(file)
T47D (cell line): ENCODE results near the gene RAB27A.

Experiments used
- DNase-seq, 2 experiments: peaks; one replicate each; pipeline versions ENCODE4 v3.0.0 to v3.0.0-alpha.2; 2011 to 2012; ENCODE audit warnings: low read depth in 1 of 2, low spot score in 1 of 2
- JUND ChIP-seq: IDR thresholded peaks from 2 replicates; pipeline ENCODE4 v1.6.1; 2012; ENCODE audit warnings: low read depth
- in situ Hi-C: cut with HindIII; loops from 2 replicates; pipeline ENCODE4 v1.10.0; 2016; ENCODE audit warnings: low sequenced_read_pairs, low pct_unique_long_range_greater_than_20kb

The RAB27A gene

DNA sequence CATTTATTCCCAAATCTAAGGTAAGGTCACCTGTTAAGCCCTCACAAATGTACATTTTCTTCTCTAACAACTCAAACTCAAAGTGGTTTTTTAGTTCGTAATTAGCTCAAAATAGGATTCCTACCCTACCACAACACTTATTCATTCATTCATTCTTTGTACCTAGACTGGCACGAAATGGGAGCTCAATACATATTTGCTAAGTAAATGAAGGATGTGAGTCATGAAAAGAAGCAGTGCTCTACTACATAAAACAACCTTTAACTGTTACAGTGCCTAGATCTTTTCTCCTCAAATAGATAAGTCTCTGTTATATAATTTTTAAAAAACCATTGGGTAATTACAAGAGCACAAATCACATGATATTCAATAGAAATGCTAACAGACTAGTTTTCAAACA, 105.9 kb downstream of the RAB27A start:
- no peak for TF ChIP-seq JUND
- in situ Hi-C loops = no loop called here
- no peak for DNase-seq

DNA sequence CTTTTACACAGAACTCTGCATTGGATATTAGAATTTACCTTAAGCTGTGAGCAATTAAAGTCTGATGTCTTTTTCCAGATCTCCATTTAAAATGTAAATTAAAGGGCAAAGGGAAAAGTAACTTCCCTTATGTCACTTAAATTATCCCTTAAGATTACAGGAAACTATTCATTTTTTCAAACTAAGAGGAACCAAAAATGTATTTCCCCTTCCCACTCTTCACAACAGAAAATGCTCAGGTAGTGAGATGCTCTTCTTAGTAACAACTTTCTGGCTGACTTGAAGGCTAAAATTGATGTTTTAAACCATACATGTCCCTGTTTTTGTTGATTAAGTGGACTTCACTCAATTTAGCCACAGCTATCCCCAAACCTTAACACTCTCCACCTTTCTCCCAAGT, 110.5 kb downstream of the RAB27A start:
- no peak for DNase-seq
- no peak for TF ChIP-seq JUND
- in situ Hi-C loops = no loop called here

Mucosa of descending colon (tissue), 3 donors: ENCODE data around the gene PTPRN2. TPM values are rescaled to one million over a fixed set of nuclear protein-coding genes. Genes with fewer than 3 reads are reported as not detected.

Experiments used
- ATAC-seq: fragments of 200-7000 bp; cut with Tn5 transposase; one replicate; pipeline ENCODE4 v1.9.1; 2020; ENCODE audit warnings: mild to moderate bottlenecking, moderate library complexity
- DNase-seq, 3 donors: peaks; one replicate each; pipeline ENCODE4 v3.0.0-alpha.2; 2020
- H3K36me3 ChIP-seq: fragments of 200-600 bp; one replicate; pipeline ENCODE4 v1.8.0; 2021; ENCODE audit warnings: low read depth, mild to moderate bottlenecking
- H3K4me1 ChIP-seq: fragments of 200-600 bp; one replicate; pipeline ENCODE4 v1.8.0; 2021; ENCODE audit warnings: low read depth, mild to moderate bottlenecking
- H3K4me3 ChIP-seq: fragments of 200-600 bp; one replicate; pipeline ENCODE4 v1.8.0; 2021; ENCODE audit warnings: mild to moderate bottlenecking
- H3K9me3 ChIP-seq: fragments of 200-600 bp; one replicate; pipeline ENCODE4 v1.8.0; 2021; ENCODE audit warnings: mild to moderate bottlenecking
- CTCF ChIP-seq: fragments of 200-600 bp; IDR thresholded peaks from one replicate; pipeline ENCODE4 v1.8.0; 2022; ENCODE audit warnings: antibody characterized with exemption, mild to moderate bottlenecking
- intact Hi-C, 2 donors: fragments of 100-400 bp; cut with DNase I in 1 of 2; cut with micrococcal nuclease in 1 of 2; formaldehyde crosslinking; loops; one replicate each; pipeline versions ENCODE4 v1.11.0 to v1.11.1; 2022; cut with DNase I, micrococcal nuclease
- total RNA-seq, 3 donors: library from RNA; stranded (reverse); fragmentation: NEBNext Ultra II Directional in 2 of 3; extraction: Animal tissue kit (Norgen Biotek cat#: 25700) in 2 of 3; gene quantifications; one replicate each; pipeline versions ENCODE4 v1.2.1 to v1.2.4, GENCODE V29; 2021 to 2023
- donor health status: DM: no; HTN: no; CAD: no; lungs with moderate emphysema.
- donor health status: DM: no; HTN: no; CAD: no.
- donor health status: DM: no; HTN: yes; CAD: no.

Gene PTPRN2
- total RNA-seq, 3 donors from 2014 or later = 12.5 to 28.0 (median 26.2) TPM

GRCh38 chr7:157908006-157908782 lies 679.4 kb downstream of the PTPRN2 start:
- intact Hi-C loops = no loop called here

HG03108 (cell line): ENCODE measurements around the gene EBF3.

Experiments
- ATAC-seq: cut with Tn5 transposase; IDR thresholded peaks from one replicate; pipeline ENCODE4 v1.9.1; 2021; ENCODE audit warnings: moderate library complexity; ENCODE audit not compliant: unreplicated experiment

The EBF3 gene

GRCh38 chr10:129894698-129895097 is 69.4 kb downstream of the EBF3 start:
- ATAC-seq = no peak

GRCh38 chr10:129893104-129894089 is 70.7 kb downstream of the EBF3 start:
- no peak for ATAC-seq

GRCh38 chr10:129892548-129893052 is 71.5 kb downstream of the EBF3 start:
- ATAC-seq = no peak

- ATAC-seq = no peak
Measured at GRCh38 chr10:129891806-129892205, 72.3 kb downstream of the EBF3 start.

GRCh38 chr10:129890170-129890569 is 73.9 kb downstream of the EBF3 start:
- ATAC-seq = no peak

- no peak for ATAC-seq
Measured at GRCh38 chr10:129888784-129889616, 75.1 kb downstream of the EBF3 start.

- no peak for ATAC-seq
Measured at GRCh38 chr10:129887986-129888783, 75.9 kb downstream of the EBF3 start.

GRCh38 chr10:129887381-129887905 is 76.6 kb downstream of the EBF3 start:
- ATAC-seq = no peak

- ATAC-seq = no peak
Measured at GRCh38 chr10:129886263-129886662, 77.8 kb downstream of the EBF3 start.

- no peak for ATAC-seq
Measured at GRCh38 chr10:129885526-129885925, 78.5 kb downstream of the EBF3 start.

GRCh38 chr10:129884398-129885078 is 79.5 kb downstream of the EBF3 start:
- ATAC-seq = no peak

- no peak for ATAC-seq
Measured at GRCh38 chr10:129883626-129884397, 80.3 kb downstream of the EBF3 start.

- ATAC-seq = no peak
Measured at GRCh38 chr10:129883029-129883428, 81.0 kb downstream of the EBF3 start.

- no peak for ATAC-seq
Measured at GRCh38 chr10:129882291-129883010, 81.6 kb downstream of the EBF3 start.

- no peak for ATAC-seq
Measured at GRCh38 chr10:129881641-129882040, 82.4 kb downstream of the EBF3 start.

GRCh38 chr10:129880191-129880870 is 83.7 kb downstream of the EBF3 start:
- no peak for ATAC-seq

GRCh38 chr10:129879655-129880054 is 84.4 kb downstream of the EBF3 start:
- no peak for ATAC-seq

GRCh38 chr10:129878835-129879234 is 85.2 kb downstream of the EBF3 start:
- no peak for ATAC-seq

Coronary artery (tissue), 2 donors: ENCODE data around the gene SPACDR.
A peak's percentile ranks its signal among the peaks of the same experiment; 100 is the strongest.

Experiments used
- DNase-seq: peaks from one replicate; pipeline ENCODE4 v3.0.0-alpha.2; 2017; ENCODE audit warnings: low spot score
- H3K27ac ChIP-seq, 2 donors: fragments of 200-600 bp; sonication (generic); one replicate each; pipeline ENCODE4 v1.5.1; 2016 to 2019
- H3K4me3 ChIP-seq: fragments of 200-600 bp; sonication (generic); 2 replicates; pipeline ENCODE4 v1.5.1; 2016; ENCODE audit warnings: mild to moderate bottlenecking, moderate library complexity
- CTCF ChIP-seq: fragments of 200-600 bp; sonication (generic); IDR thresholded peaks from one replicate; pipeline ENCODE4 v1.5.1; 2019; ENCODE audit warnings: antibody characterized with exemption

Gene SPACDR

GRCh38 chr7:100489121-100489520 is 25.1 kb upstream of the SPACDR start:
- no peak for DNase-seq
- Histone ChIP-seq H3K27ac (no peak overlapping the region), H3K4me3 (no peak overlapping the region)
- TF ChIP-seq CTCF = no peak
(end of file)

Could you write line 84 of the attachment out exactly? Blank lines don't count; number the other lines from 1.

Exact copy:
- TF ChIP-seq CTCF = no peak